Episode 33 – Southern Grasshopper Mouse: The Wasteland Warrior

“…and today we’re talking about a creature that is the half-orc barbarian class of mice and would give Cluny the Scourge a run for his money.”


The sonoran desert can be a hard place to find a good meal, especially for a hungry mouse. Plus, what can you do when one of your favorite meals also packs one of the most powerful stings in North America? Sometimes, survival comes down to chemical warfare and an aggressive attitude in Life, Death, and Taxonomy.

Measure Up

Length with the tail – 120 to 163 mm (4.7 to 6.4 in) – 5.5 inches – How many SGMs go into the tail of the legendary Mouse of Minsk, the famed creature spoken about in An American Tale? – 11,520 mice.

Weight with the tail – 1.5 to 2 ounces (40 to 60 grams) – 1.7 ounces average – How many SGMs go into the approximate weight of Mickey Mouse (60 pounds)? 565 mice.

Average litter size – 2.6 pinkies – How many average SGM litters go into the largest puppy litter in ever (24 puppies)? Hint: They were neapolitan mastiffs born to a mother named Abellatino Arabella. 9.2 litters.

Major Fact

Southern grasshopper mice have a high pain tolerance and resistance to stings.

Their favorite meal it the Arizona bark scorpion. The most venomous scorpion in North America. Can cause severe pain, numbness, vomiting lasting up to 72 hours in humans

Enough to kill most mice with ease and debilitate large predators. The mouse turns the scorpion’s venom into an ally. They have a protein in their nervous system that binds to the toxin.

When the mouse is stung, it instantly feels the hot pain of the venom in the sting sight. Scorpions sting repeatedly in close succession. The mouse takes a pause to rub and lick the sting sites. After a few seconds the toxin binds to the protein. It stops hurting and takes on a new effect as an analgesic. That’s right, the scorpion’s venom is now acting as a pain-killer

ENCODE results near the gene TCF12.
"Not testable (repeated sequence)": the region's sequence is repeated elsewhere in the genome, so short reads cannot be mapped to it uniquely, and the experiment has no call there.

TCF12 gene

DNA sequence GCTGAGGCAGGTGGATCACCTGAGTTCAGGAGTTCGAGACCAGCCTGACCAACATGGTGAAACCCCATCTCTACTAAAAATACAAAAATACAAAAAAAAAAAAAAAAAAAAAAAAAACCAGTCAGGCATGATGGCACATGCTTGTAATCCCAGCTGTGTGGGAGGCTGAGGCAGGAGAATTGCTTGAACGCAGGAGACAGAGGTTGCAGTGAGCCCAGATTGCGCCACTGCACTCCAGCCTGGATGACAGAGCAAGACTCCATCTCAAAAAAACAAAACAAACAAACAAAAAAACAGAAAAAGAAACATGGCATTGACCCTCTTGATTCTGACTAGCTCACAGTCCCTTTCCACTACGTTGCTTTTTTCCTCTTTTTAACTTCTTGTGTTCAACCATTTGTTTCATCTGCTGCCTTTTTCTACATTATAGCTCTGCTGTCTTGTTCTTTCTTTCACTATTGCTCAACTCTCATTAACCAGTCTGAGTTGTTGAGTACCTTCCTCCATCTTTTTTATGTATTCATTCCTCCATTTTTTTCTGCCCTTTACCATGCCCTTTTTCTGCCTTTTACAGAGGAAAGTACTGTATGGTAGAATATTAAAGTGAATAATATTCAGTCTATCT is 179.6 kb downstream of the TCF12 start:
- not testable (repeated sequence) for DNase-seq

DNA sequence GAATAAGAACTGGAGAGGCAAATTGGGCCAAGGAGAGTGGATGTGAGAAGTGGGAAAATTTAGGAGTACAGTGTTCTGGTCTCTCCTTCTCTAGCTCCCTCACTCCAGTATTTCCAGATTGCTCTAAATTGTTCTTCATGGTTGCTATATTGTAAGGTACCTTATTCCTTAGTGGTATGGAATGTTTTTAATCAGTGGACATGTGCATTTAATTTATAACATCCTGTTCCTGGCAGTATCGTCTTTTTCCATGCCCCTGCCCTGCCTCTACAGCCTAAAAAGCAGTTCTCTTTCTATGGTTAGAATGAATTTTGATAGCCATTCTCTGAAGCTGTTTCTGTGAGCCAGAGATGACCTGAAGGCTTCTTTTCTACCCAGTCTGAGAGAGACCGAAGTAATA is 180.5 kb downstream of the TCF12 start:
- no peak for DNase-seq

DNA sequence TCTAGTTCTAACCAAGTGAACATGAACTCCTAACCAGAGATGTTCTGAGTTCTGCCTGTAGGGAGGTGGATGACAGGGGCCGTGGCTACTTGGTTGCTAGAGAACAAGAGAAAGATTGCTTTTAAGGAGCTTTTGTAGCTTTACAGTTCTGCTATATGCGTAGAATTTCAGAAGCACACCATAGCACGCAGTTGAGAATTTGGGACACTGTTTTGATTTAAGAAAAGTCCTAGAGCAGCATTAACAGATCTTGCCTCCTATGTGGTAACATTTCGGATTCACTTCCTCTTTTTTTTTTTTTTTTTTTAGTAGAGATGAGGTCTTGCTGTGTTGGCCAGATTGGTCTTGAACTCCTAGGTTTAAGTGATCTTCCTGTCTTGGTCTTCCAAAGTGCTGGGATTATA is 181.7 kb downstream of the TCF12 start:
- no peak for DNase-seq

Why? Strap in. It’s about to get sciency. Pain neurons have a three channels that need to open for a mammal to feel pain. Venom trips two channels, one which acts as a pain gatekeeper, and another that sends pain signals to the brain. However, in the mouse, the second gate has these amino acid proteins different than other mammals. They bind to the toxin and stop it from triggering the broadcasting gate. That explains the painlessness but not the immunity. There’s more to a toxin than pain. It should cause damage. We have no idea why the mouse doesn’t just die a painless death.

This protein has given scientists ideas about more specialized pain relief medications with fewer adverse effects.


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